The uprising in Libya against Moammar Gadhafi's faltering regime has stalled, and this week both the European Union and NATO will meet to discuss what the international community can do. German Foreign Minister Guido Westerwelle recently warned that a much-discussed no-fly zone is feasible but might grow into "military deployment" -- which nevertheless marks a cautious shift in tone from the end of February, when he said Berlin had ruled out all support for any military adventure.
On Wednesday the EU's chief diplomat, Catherine Ashton, gave a speech in Brussels promising to "work to support the emergence of a new Libya." She announced new sanctions against the Gadhafi regime, including a freeze on Libyan state assets (as opposed just to the personal bank accounts of regime figures). But she stopped short of recognizing the rebels in Benghazi as legitimate representatives of the Libyan people, and she didn't use the phrase "no-fly zone" at all. Instead, she promised more humanitarian aid.
Envoys from Libyan rebel groups as well as Gadhafi's government have meanwhile arrived in Paris, ahead of Friday's emergency EU summit on Libya. Mahmud Gebril, a former Gadhafi minister now helping to lead the resistance, has urged the EU to "paralyze" the Libyan air force and recognize the rebels diplomatically. But Gadhafi himself is still very much alive. He tried to warn off interlopers on Wednesday by saying on state TV, "The colonialist countries are hatching a plot to humiliate the Libyan people, reduce them to slavery and control the oil."
The West is obviously in a hurry to do something. It just isn't clear what. But as NATO holds a summit in Brussels on Thursday to discuss the no-fly zone , opinion has moved firmly against the idea in the German press.
The Financial Times Deutschland argues:
"The call for a no-fly zone derives from gut feeling. One wants to do something because of the horrible violence as well as the obvious divide between good (the opposition) and evil (Moammar Gadhafi)."
"This gut feeling is understandable … But the gut is a poor counsellor. A military intervention in Libya -- a no-fly zone can be called nothing else -- presents unforeseeable risks and would possibly harm the Libyan people more than help."
The center-right Frankfurter Allgemeine Zeitung writes:
"Some of the debate over a no-fly zone in Libya has been conducted with astonishing frivolity, especially in Germany. Following the statements of several German politicians, not least the foreign minister (Westerwelle), one might have the mistaken idea that it would involve a limited engagement just to protect everyday Libyans, requiring no more than a green light from the UN and the Arab League. It's a rich position for a political class that rarely trusts itself to call war by its true name."
"That a fresh attack by Western powers against a Muslim nation would not go down well on the Arab street has apparently, in the meantime, occurred to several people in the Chancellery."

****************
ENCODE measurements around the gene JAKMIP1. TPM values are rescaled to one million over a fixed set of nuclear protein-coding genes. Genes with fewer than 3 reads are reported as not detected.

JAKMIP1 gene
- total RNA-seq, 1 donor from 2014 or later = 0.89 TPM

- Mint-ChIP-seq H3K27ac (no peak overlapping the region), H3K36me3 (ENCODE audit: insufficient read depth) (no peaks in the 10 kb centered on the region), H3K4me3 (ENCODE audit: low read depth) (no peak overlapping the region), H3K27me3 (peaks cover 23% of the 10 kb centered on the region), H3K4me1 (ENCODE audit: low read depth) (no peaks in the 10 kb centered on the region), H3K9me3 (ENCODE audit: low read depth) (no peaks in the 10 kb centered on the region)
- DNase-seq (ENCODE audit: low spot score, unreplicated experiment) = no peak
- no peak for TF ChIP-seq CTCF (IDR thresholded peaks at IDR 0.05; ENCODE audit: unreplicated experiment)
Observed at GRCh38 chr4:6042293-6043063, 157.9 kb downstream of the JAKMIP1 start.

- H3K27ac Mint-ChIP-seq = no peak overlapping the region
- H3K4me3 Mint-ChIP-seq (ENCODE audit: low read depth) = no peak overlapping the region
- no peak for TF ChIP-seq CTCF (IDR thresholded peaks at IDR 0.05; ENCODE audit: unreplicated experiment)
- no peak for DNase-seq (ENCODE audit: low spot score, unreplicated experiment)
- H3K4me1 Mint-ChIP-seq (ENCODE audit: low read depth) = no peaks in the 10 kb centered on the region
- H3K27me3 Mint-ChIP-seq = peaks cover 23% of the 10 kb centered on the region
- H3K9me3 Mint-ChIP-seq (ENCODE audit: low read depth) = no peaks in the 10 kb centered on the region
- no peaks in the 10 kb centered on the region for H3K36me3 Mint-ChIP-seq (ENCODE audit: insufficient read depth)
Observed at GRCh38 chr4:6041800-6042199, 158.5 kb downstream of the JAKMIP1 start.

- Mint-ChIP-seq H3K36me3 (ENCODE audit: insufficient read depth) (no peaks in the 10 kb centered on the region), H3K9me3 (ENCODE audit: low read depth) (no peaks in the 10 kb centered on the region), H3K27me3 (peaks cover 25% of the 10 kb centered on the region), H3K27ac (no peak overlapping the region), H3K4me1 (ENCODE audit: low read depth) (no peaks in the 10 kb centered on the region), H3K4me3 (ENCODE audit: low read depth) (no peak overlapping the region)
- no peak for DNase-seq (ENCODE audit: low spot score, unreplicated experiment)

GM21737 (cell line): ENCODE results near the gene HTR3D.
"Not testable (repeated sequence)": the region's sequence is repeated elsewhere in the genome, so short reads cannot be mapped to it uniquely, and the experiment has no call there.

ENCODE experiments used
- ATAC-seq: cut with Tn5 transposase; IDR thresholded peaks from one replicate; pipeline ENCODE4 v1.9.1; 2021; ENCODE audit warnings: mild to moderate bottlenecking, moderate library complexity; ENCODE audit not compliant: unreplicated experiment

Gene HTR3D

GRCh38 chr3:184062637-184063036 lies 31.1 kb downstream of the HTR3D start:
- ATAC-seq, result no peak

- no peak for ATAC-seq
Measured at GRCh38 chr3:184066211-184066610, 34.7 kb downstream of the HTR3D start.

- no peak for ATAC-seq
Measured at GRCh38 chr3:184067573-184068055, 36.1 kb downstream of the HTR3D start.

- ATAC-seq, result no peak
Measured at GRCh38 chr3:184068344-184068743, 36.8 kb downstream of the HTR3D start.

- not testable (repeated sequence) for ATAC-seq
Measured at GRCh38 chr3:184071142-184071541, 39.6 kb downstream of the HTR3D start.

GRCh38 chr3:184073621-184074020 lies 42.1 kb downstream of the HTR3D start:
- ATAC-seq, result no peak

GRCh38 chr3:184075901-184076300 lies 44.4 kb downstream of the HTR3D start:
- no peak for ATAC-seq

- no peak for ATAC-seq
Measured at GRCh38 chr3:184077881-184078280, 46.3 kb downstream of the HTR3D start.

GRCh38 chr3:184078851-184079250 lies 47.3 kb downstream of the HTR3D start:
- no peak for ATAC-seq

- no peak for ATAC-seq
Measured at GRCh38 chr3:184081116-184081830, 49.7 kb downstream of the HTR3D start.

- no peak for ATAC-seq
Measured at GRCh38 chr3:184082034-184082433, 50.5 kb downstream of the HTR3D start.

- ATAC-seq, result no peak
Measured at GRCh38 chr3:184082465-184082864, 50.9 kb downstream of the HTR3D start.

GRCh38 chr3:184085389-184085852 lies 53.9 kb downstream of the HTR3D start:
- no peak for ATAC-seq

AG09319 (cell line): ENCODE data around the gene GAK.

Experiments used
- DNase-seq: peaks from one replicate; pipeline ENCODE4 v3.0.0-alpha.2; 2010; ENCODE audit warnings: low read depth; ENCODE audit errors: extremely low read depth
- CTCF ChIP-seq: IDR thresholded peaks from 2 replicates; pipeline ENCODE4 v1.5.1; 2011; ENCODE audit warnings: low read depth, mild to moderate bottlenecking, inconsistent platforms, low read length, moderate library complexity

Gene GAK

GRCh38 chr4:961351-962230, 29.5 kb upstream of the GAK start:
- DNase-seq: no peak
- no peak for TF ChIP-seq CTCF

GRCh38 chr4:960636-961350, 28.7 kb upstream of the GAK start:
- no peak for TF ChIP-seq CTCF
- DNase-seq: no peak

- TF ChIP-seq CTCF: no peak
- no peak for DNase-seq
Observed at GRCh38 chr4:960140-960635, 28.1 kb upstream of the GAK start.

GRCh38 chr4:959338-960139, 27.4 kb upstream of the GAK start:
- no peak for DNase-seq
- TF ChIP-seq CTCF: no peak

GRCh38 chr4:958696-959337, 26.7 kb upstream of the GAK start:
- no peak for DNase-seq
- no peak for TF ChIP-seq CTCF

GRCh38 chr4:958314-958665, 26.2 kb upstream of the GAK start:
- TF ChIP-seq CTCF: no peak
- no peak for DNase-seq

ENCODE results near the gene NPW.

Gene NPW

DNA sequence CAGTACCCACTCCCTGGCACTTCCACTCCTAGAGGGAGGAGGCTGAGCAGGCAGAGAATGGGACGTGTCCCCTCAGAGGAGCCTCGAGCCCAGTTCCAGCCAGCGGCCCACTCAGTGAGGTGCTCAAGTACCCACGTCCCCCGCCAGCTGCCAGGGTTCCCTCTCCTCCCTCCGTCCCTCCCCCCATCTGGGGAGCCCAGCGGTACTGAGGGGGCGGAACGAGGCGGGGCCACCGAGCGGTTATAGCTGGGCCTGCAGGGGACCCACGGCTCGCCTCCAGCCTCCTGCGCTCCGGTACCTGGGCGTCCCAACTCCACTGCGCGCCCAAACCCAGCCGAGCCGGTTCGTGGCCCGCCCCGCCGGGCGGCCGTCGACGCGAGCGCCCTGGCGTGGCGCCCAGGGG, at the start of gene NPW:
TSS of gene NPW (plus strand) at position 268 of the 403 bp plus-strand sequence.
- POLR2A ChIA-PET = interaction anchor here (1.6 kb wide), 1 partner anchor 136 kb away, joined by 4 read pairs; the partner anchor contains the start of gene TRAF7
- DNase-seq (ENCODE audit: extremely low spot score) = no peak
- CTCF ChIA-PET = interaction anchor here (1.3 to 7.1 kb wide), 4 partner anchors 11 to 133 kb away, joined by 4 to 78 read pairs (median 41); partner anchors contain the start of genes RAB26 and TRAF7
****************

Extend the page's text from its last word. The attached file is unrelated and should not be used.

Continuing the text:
"Further sanctions against Gadhafi now being prepared may not wholly miss their targets. (The West) should also make clear to the rebels that a peaceful resolution is preferable. That might sound unsatisfactory in light of all the bloodshed; but the many failed Western interventions over the last few years would suggest that invasions don't always ease the suffering of ordinary people."
The left-leaning Berliner Zeitung writes:
"The speech in Brussels (by Catherine Ashton) shows above all the EU's powerlessness in foreign affairs. Crises like the one in Libya overwhelm the EU structurally. The situation there changes every hour, but the EU needs days or weeks to develop a common position. Ten days passed before the first sanctions were set against the Gadhafi clan -- plenty of time to clear out European accounts. Tomorrow EU leaders will meet for an emergency summit and discuss the idea of a no-fly zone. Even if they arrive at a powerful 'maybe,' without American support and a minimum of tolerance by the Russians and Chinese (on the UN Security Council), nothing will happen. Gadhafi could go on bombing for weeks. The EU in 2011 would like to be big and strong. In fact its parochialism has only grown more prominent."
The center-left Süddeutsche Zeitung writes:
"The Libyan rebels, supposedly, want a no-fly zone, but who exactly speaks for whom? The political situation is impossible to grasp; the military situation, too. American generals have warned about a 'complex' state of affairs which could make the imposition of a no-fly zone far more complicated than it was in Iraq. In any case (the no-fly zone) would be the first step toward outright intervention. But such an intervention must follow a long chain of efforts to de-escalate."
"Hard sanctions have just been imposed on the regime, and they need time to work before any further steps can be taken. More realism in this debate would do no harm."